Jeb's voodoo math: 2016 hopeful promises to wreck the budget -- just like his brother did

Jeb endorses the same dodgy mathematics George W. Bush used to cut taxes and punch a massive hole in the treasury

Published May 22, 2015 5:21PM (EDT)

  (Reuters/Jim Young/Rebecca Cook/Photo montage by Salon)
(Reuters/Jim Young/Rebecca Cook/Photo montage by Salon)

Jeb Bush is a big fan of voodoo math, it seems. The former Florida governor was in New Hampshire yesterday talking to voters as part of his still unofficial presidential campaign, and he enthusiastically endorsed the House Republicans’ decision to embrace “dynamic scoring” when determining the budgetary impact of tax legislation. Dynamic scoring isn’t a terribly controversial practice when used modestly, but conservatives and supply-side Republicans have enthusiastically abused it to produce economic models indicating that deep cuts to income tax rates will end up being deficit-neutral. By assuming that the cuts will generate wild economic growth, Republicans can argue that tax cuts will pay for themselves.

It’s a fiction that conservatives cling to so they can keep on evangelizing tax cuts as the “secret sauce” of economic prosperity. And Jeb is completely on board with this. As TPM reported:

"The House has done this and I think it's the right thing," Bush said in New Hampshire on Thursday. He went on to praise House Ways and Means Committee Chairman Paul Ryan (R-WI), who, in Sept 2014, actually floated the idea that the CBO adopt dynamic scoring.

"One of the guys I most respect in Washington D.C. is Paul Ryan. He's thoughtful, he's optimistic, he believes that if you create the right conditions all of us interacting amongst ourselves will create far more benefits for far more people," Bush said.

Republicans like Paul Ryan and Jeb Bush are such huge fans of dynamic scoring because it enables them to reconcile two otherwise irreconcilable tenets of Republican economic policy: tax cuts are great, and deficits are bad. Cutting taxes reduces revenues and runs up the deficit – it happened when Reagan cut taxes, it happened when George W. Bush cut taxes, and it’s happening right now with Sam Brownback’s tax cut experiment in Kansas.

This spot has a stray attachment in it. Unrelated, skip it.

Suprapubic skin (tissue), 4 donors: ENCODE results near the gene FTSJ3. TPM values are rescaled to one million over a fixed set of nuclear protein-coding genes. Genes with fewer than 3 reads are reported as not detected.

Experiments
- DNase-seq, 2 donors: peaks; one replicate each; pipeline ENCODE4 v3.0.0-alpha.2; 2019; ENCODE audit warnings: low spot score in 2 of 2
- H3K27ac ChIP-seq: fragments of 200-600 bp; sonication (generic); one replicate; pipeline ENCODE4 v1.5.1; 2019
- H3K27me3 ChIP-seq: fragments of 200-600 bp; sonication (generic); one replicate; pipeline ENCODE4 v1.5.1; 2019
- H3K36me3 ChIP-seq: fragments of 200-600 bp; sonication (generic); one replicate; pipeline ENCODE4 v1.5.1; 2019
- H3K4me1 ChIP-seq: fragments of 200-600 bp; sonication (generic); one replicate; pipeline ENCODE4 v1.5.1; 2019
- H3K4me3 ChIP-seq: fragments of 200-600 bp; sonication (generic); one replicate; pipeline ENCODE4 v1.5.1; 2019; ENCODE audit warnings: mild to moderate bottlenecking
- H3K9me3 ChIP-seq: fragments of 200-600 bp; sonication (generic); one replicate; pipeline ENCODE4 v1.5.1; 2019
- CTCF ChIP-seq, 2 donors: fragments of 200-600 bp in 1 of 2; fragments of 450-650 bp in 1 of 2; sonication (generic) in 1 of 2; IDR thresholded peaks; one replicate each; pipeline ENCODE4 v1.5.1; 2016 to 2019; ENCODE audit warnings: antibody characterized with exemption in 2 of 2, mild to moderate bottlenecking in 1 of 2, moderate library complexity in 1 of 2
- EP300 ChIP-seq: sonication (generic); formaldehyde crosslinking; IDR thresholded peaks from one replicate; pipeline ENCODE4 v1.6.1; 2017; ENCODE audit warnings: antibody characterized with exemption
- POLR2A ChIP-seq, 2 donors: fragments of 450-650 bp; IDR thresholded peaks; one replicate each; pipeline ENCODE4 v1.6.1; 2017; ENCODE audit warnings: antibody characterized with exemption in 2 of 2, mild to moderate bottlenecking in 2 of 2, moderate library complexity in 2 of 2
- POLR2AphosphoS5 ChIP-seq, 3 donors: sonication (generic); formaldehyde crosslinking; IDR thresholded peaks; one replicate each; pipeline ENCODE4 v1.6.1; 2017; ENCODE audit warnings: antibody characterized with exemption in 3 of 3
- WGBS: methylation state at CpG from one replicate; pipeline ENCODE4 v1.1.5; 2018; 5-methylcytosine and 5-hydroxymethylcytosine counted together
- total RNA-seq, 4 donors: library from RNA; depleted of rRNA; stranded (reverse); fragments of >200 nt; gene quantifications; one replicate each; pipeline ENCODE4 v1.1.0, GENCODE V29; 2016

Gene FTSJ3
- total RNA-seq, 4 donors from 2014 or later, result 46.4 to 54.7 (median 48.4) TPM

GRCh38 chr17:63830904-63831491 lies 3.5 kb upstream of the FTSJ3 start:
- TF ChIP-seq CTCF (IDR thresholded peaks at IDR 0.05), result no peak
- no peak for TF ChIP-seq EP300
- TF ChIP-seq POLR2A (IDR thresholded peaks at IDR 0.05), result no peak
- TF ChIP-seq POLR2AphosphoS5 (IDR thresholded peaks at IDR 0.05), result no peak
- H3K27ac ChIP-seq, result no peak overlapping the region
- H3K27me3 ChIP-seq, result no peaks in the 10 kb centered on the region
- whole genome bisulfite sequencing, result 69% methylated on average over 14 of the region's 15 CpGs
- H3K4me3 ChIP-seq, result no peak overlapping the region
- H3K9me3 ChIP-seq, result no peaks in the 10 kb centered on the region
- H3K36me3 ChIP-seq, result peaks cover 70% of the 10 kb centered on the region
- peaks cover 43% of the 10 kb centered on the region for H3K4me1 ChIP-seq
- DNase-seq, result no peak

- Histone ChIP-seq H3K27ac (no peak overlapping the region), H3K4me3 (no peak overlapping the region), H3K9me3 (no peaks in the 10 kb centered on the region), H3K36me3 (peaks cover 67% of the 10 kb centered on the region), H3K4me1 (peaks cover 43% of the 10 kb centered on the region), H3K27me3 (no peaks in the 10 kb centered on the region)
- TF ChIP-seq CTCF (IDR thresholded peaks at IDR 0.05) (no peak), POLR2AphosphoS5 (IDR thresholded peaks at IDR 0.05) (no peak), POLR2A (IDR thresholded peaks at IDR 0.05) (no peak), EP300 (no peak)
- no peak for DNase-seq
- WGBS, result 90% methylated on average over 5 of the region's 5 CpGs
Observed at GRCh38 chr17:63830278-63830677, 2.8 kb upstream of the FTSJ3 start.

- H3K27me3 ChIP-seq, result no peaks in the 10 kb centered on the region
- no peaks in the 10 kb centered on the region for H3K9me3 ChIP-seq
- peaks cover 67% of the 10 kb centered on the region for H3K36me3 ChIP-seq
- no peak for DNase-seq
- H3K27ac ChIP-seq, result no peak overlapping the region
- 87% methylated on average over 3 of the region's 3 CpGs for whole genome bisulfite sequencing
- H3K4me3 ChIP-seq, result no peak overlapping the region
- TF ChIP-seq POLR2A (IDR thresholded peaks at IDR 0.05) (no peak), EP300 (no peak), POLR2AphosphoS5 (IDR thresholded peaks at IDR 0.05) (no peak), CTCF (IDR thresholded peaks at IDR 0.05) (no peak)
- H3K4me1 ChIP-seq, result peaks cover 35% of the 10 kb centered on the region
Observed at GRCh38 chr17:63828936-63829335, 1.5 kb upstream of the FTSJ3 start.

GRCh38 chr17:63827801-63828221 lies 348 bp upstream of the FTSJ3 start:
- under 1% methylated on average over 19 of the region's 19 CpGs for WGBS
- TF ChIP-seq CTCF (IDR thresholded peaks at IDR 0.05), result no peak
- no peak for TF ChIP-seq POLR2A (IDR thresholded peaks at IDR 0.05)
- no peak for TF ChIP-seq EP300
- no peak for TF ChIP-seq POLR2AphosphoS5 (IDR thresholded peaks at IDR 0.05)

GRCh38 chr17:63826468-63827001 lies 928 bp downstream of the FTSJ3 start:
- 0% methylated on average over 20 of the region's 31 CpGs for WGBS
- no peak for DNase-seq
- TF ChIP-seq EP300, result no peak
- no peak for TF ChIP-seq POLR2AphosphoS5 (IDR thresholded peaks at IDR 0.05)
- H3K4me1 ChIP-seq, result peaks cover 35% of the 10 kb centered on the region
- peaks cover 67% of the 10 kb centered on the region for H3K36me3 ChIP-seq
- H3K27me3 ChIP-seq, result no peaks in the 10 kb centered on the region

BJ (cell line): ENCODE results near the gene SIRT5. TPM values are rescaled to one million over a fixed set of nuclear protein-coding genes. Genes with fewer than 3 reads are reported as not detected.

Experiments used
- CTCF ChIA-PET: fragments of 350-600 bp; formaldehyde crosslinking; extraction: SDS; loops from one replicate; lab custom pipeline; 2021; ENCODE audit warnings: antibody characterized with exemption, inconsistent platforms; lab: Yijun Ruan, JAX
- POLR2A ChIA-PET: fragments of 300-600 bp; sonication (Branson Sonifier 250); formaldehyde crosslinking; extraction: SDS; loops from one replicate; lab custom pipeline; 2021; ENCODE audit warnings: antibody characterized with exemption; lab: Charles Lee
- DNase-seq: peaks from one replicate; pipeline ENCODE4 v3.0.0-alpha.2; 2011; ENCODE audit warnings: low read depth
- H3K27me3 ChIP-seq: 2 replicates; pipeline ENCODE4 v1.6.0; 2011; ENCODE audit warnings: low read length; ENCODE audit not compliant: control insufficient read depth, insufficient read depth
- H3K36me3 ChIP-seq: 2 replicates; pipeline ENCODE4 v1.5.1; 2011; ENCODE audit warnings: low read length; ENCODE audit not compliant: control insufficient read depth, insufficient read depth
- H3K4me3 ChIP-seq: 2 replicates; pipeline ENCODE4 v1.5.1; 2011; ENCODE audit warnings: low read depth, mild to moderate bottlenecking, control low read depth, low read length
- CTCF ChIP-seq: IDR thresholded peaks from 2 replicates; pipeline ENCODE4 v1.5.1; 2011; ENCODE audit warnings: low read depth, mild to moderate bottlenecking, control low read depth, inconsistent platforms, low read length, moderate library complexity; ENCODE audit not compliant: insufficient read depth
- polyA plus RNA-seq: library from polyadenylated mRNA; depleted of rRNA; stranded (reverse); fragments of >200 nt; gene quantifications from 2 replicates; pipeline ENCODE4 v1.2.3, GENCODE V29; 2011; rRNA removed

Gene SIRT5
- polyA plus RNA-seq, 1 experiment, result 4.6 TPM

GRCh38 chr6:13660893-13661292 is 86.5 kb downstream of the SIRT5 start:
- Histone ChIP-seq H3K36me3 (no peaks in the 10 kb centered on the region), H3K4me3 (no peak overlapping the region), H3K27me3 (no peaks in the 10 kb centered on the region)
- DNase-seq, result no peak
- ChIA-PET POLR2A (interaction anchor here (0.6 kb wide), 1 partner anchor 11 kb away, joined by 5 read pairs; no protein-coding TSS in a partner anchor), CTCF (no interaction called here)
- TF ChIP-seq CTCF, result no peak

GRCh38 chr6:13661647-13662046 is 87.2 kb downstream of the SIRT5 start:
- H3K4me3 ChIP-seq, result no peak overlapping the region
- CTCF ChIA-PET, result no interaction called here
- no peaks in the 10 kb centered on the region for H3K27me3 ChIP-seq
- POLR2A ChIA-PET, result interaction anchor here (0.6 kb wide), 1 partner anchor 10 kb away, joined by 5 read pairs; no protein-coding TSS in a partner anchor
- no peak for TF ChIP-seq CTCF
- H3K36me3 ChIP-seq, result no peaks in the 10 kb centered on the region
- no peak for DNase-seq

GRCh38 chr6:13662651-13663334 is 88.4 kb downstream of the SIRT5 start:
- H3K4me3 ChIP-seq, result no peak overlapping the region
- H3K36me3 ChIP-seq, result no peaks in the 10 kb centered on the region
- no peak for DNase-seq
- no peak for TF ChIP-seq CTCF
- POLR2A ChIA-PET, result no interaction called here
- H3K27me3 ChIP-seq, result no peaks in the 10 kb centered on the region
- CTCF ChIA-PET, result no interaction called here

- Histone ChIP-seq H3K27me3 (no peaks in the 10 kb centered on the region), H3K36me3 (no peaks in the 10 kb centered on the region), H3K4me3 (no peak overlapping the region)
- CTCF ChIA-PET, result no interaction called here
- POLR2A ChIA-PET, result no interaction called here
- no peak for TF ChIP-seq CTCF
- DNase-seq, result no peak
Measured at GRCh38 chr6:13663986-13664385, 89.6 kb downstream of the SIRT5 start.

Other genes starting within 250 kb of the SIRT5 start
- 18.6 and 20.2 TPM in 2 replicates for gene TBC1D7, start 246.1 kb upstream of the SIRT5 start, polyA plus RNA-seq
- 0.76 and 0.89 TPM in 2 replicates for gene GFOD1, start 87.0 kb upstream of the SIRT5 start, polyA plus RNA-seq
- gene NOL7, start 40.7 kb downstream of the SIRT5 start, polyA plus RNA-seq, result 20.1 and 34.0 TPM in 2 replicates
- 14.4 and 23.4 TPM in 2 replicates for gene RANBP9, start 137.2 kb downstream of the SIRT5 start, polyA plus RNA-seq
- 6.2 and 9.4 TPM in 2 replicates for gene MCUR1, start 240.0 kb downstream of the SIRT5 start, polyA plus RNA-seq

But through the magic of dynamic scoring, Republican can pitch their budget-busting tax proposals while also appearing to be deficit hawks. To sell his tax cuts back in 2012, Brownback used dynamically scored economic models to promise rapid and immediate growth. “On the economic modeling of it for our state,” he said at a 2012 economic conference, “it looks really nice on growth, particularly the growth piece is taking that tax off of small business, and really targeting that piece of the growth instrument.” When Jeb’s brother was pushing his tax-cut package in 2001, the Heritage Foundation produced a dynamically scored analysis of the plan that predicted Bush’s tax policy would “exert a positive effect on the federal budget” and “effectively pay off the federal debt.”

Curiously enough, Jeb was also asked yesterday to provide an issue that he disagrees with his brother on, and he landed on “budget discipline.” According to Jeb, George W. Bush spent too much money and irresponsibly ran up the deficit. “I think he could have used the veto power,” MSNBC quoted Jeb as saying, “he didn’t have line item veto power, but he could have brought budget discipline to Washington, DC.” The single biggest contributor to the deficits George W. Bush left behind was his tax policy. The tax cuts and the costs of the two wars Bush launched accounted for over one-third of the $1.4 trillion deficit Barack Obama inherited in 2009.

Now here comes Jeb Bush endorsing the same smoke-and-mirrors trickery George W. Bush used to cover up the massive deficits his tax policy would create. And as it turns out, Jeb’s own tenure as governor of Florida was marked by steep increases in spending paired with tax cuts. So while Jeb may have a problem with how his brother’s economic policies turned out, there’s no reason to think he won’t just fudge the math and do the exact same thing.

By Simon Maloy

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